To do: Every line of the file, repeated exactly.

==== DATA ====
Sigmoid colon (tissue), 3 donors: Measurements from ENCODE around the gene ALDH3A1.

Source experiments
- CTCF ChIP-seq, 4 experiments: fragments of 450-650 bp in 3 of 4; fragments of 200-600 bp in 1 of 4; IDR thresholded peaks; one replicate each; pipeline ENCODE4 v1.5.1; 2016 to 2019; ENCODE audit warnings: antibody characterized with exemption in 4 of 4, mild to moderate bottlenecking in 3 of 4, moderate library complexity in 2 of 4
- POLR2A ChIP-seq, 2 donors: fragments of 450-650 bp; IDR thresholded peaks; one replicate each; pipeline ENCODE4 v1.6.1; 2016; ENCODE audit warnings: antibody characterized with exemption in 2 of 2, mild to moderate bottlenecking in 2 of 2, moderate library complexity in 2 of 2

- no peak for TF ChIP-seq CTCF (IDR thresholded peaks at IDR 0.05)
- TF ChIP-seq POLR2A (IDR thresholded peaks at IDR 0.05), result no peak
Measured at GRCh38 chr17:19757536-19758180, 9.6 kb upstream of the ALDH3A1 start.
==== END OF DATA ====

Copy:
Sigmoid colon (tissue), 3 donors: Measurements from ENCODE around the gene ALDH3A1.

Source experiments
- CTCF ChIP-seq, 4 experiments: fragments of 450-650 bp in 3 of 4; fragments of 200-600 bp in 1 of 4; IDR thresholded peaks; one replicate each; pipeline ENCODE4 v1.5.1; 2016 to 2019; ENCODE audit warnings: antibody characterized with exemption in 4 of 4, mild to moderate bottlenecking in 3 of 4, moderate library complexity in 2 of 4
- POLR2A ChIP-seq, 2 donors: fragments of 450-650 bp; IDR thresholded peaks; one replicate each; pipeline ENCODE4 v1.6.1; 2016; ENCODE audit warnings: antibody characterized with exemption in 2 of 2, mild to moderate bottlenecking in 2 of 2, moderate library complexity in 2 of 2

- no peak for TF ChIP-seq CTCF (IDR thresholded peaks at IDR 0.05)
- TF ChIP-seq POLR2A (IDR thresholded peaks at IDR 0.05), result no peak
Measured at GRCh38 chr17:19757536-19758180, 9.6 kb upstream of the ALDH3A1 start.